Know what's really great about Facebook and Instagram? No slanegirl.
On Aug. 18, some undoubtedly intoxicated teens engaged in public oral sex at an Eminem concert. Photos were taken, shared and posted within minutes. At least two guys were instantly heralded across the web as heroes (literally), but the 17-year-old girl involved met an entirely different fate: within minutes she was globally famous as #slanegirl.
Twitter, tumblr and Google erupted with photos. At lightning speed she was named, shamed, then hospitalized and sedated. So much for equality.
Recently, I engaged in a bit of a Twitter-debate around Internet dangers and kids. Our children are making adult decisions online and it's argued that these protections should be the responsibility of social media companies. Those who oppose restrictions and protections argue that it is up to parents to teach children best judgement and to exercise common sense online. I think this is absolutely absurd.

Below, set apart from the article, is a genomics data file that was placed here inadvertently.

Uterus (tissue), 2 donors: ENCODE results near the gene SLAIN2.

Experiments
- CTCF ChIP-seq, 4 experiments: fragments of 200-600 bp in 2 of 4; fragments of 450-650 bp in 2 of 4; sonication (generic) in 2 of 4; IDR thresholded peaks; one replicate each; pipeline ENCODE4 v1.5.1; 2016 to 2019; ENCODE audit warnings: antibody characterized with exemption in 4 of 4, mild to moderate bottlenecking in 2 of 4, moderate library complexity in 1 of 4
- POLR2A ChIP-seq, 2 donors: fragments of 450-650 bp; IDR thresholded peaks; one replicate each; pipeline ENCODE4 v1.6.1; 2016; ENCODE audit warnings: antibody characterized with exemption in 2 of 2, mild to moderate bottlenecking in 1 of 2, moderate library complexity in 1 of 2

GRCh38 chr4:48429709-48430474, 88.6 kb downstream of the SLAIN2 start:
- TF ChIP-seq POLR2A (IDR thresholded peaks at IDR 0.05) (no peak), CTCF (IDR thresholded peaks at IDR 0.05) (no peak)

TORONTO - Children's entertainer and advocate Raffi says he was "shaken" and "angry" when he heard about the death of Amanda Todd, a British Columbia teen who committed suicide in October following ye...